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Venture Capital / VENTURE CAPITAL
« on: March 01, 2018, 11:10:44 PM »

It is a private or institutional investment made into early-stage / start-up companies (new-ventures). As defined, ventures involve risk (having uncertain outcome) in the expectation of a sizeable gain. Venture Capital is money invested in businesses that are small; or exist only as an initiative, but have huge potential to grow. The people who invest this money are called venture capitalists (VCs). The venture capital investment is made when a venture capitalist buys shares of such a company and becomes a financial partner in the business.
Venture Capital investment is also referred to risk capital or patient risk capital, as it includes the risk of losing the money if the venture doesn't succeed and takes medium to long term period for the investments to fructify.
Venture Capital typically comes from institutional investors and high net worth individuals and is pooled together by dedicated investment firms.
It is the money provided by an outside investor to finance a new, growing, or troubled business. The venture capitalist provides the funding knowing that there’s a significant risk associated with the company’s future profits and cash flow. Capital is invested in exchange for an equity stake in the business rather than given as a loan.
Venture Capital is the most suitable option for funding a costly capital source for companies and most for businesses having large up-front capital requirements which have no other cheap alternatives. Software and other intellectual property are generally the most common cases whose value is unproven. That is why; Venture capital funding is most widespread in the fast-growing technology and biotechnology fields.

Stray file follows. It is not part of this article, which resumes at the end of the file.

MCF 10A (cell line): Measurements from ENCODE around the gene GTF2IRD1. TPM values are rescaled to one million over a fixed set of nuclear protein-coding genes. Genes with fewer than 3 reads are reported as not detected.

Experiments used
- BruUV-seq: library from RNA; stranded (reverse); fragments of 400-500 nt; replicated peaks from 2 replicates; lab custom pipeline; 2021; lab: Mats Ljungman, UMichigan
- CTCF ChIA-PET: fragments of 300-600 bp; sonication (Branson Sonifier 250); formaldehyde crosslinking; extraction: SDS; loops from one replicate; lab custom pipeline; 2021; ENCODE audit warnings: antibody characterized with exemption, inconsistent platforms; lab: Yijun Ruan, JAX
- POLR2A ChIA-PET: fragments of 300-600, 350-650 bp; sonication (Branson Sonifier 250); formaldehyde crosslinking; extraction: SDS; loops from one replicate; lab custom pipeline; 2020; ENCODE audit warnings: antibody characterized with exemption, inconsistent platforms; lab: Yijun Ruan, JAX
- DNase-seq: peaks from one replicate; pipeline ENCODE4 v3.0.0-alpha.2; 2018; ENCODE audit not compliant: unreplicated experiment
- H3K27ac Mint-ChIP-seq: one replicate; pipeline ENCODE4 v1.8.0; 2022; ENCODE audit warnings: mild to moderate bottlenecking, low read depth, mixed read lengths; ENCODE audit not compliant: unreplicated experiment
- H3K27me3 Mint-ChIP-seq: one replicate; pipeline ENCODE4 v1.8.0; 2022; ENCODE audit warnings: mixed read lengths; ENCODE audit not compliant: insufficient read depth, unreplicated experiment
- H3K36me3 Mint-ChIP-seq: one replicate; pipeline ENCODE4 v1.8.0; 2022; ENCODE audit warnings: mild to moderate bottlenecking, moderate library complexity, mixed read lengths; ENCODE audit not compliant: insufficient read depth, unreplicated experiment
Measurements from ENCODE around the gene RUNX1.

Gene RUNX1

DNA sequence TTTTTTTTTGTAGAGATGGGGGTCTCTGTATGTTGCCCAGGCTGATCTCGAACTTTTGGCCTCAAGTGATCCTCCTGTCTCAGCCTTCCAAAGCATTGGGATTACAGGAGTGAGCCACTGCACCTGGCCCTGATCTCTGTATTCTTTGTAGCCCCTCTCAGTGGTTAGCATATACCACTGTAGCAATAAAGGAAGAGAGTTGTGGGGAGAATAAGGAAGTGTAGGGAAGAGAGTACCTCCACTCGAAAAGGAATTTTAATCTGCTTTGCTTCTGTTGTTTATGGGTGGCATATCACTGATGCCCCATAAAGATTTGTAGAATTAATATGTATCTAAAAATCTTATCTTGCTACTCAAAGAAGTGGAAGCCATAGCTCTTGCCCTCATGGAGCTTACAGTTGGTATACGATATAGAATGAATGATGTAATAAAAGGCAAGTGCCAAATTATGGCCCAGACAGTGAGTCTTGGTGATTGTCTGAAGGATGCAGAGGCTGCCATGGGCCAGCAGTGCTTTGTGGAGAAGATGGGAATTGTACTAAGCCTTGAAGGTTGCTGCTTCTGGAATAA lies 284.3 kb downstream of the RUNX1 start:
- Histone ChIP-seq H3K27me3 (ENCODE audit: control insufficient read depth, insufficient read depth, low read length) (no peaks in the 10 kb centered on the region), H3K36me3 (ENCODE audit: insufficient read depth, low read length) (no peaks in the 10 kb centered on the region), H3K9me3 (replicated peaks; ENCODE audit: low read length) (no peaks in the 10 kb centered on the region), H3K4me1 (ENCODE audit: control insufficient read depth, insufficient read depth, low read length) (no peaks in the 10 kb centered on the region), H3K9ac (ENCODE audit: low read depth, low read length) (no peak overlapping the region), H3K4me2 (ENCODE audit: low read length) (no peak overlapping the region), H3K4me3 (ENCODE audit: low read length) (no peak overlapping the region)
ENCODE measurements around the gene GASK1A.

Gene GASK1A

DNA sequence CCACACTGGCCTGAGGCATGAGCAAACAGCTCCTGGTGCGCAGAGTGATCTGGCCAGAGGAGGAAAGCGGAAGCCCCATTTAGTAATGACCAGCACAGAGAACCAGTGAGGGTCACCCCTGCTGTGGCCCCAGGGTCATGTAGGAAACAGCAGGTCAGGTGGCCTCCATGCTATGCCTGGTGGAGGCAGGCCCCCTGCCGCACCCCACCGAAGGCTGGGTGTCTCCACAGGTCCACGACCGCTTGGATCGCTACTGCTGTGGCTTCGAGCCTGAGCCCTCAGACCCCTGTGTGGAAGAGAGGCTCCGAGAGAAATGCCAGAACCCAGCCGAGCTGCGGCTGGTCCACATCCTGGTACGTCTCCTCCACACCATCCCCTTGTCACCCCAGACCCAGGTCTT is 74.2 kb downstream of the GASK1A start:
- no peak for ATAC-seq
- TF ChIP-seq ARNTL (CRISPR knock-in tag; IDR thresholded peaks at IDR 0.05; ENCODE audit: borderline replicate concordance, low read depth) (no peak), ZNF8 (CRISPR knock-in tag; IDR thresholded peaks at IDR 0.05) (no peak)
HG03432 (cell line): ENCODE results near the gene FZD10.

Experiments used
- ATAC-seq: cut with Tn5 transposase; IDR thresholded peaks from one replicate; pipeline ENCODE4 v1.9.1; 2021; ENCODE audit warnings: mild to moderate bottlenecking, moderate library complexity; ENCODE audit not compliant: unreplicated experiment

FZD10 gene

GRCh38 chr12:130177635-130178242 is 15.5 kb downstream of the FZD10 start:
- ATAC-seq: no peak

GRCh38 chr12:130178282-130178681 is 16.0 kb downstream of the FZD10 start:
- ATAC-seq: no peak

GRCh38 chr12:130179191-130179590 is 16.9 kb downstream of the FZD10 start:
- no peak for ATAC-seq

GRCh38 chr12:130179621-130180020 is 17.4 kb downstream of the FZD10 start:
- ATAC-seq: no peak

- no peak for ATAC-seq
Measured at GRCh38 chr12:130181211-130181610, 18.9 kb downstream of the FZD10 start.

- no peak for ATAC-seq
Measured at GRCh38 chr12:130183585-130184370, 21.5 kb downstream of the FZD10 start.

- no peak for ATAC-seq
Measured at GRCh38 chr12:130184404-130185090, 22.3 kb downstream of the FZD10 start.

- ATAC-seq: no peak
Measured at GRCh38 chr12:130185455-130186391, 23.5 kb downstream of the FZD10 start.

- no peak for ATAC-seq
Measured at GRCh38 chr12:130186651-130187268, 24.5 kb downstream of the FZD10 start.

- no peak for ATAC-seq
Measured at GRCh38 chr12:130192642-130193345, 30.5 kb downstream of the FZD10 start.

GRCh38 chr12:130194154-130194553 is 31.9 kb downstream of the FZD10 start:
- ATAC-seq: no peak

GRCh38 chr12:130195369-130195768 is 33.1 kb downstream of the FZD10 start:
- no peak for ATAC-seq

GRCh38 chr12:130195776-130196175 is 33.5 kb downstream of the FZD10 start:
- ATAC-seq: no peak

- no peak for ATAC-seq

Features of Venture Capital investments
•   High Risk
•   Lack of Liquidity
•   Long term horizon
•   Equity participation and capital gains
•   Venture capital investments are made in innovative projects
•   Suppliers of venture capital participate in the management of the company

Methods of Venture capital financing
•   Equity
•   participating debentures
•   conditional loan

THE FUNDING PROCESS: Approaching a Venture Capital for funding as a Company

The venture capital funding process typically involves four phases in the company's development:
•   Idea generation
•   Start-up
•   Ramp up
•   Exit

Step 1: Idea generation and submission of the Business Plan
The initial step in approaching a Venture Capital is to submit a business plan. The plan should include the below points:
•   There should be an executive summary of the business proposal
•   Description of the opportunity and the market potential and size
•   Review on the existing and expected competitive scenario
•   Detailed financial projections
•   Details of the management of the company
There is detailed analysis done of the submitted plan, by the Venture Capital to decide whether to take up the project or no.

Step 2: Introductory Meeting